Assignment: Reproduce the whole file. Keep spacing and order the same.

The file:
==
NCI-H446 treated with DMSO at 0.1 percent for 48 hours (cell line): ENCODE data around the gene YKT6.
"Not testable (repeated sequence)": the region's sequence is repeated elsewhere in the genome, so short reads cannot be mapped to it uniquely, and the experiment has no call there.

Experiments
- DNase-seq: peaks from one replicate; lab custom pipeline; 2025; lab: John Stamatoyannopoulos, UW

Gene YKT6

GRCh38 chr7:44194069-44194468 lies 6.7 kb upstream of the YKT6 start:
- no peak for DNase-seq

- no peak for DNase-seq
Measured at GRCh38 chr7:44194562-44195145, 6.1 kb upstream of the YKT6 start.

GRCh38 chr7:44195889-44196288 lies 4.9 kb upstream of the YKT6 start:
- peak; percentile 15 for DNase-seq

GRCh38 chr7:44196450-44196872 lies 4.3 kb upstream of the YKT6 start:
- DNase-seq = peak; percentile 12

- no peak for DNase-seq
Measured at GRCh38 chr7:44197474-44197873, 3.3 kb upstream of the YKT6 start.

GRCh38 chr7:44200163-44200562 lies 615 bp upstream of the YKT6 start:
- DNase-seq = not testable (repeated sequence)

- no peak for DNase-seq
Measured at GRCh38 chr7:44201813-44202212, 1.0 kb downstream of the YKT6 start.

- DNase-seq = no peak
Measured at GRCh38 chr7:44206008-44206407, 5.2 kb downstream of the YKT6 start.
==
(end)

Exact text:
NCI-H446 treated with DMSO at 0.1 percent for 48 hours (cell line): ENCODE data around the gene YKT6.
"Not testable (repeated sequence)": the region's sequence is repeated elsewhere in the genome, so short reads cannot be mapped to it uniquely, and the experiment has no call there.

Experiments
- DNase-seq: peaks from one replicate; lab custom pipeline; 2025; lab: John Stamatoyannopoulos, UW

Gene YKT6

GRCh38 chr7:44194069-44194468 lies 6.7 kb upstream of the YKT6 start:
- no peak for DNase-seq

- no peak for DNase-seq
Measured at GRCh38 chr7:44194562-44195145, 6.1 kb upstream of the YKT6 start.

GRCh38 chr7:44195889-44196288 lies 4.9 kb upstream of the YKT6 start:
- peak; percentile 15 for DNase-seq

GRCh38 chr7:44196450-44196872 lies 4.3 kb upstream of the YKT6 start:
- DNase-seq = peak; percentile 12

- no peak for DNase-seq
Measured at GRCh38 chr7:44197474-44197873, 3.3 kb upstream of the YKT6 start.

GRCh38 chr7:44200163-44200562 lies 615 bp upstream of the YKT6 start:
- DNase-seq = not testable (repeated sequence)

- no peak for DNase-seq
Measured at GRCh38 chr7:44201813-44202212, 1.0 kb downstream of the YKT6 start.

- DNase-seq = no peak
Measured at GRCh38 chr7:44206008-44206407, 5.2 kb downstream of the YKT6 start.